A drug task force uncovered an apparent heroin and fentanyl packaging mill -- complete with branding stamps like "Uber," "Uber Black," "Walking Dead" and "Time Bomb" -- along with $3 million in drugs and a loaded gun inside a home on Central Park West, authorities say.
Four men were arrested and nearly 20 pounds of suspected fentanyl and heroin were seized in the bust at 448 Central Park West Friday, federal prosecutors say.
Investigators had been watching the suspects as part of an ongoing drug investigation and on Friday afternoon, saw one of them, David Rodriguez, walk out of the building with a large white shopping bag, prosecutors say.
The man got into an Uber car, and investigators followed the vehicle to 121st Street and Amsterdam Avenue, where they pulled it over and found Rodriguez sitting in the backseat with an open box containing packaged cylinders of powder.
Both David Rodriguez, 32, and the Uber driver, Richard Rodriguez, 42, were arrested.
Back at the apartment on Central Park West, investigators executed a search warrant and found more packages of the suspected fentanyl and heroin, and 1,100 glassine envelopes of packaged powder marked "Uber," prosecutors said.
A loaded .25 caliber Beretta pistol was found wedged between two couch cushions, and $30,000 in cash was also recovered, along with IDs, cellphones and ledgers, as well as more than two dozen rubber stamps for marking glassines.
Two other men were arrested as they left the building: Johnny Beltrez, 32, and Jesus Perez-Cabral, 19, who investigators say is a member of the drug trafficking organization.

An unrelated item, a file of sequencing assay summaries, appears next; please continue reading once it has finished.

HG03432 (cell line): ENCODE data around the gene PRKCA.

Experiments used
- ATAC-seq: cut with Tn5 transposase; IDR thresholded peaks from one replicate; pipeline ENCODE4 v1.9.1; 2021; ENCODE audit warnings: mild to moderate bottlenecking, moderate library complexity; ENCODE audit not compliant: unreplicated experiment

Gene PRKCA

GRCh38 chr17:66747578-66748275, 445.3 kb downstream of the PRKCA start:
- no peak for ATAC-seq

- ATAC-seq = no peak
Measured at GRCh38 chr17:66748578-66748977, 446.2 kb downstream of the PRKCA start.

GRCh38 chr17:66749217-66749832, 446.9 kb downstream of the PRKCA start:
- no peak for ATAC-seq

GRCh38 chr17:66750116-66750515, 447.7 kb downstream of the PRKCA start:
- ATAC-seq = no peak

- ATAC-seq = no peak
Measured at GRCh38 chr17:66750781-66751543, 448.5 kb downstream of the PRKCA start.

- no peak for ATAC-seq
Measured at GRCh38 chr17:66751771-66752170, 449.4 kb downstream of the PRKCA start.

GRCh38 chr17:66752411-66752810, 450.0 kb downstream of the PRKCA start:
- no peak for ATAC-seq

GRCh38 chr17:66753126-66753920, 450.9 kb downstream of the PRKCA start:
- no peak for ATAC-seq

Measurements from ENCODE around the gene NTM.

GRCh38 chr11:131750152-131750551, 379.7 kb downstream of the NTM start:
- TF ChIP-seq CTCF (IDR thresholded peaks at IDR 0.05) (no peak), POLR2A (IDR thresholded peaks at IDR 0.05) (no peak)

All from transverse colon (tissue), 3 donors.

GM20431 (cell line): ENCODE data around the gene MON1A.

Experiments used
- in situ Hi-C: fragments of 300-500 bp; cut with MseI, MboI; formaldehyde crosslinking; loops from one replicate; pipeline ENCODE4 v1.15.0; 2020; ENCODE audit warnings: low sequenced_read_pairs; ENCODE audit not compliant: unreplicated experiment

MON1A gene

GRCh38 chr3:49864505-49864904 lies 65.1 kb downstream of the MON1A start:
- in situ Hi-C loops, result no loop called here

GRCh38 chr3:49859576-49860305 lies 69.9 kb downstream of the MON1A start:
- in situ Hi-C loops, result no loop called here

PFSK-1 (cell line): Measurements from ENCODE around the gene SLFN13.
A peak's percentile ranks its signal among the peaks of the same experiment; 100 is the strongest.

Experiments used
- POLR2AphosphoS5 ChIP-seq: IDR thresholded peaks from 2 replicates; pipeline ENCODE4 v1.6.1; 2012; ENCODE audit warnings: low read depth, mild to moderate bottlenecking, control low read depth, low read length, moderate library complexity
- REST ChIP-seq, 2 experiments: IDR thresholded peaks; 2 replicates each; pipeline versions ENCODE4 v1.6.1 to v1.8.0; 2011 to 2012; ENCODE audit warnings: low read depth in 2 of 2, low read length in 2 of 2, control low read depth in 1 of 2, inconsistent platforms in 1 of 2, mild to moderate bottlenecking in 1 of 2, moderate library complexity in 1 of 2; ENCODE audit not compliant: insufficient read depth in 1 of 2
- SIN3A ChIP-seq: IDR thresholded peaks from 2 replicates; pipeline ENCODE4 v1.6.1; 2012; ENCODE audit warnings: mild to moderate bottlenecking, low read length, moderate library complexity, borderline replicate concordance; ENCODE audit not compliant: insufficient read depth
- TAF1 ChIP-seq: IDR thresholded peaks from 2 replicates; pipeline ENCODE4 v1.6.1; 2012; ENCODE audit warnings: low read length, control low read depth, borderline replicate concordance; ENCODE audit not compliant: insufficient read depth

The four suspects were arraigned in Manhattan Criminal Court on Saturday; bail was set for Perez-Cabral at $100,000, for David Rodriguez at $200,000, for Beltrez at $10,000 and for Richard Rodriguez at $1,000.
It wasn't immediately clear if the men had attorneys who could comment on their behalf.
The seized drugs are estimated to have a street value of $3 million but could be millions more depending on the potency and proportion of fentanyl to heroin.
Fentanyl is about 50 times stronger than heroin and is being increasingly mixed into illicit drugs in New York City, according to Special Narcotics Prosecutor Bridget G. Brennan. It's driving a spike in fatal overdoses, which reached an all-time high of 1,374 deaths in New York City in 2016 -- a 46-percent increase over 2015, according to NYC health data.
There were more overdose deaths than homicides in New York last year, according to Manhattan District Attorney Cyrus Vance Jr.
West Side residents had no idea a heroin operation this big was running right under their noses.
"It's shocking," said Rob Schreiber. "You never know this stuff is happening until somebody gets arrested."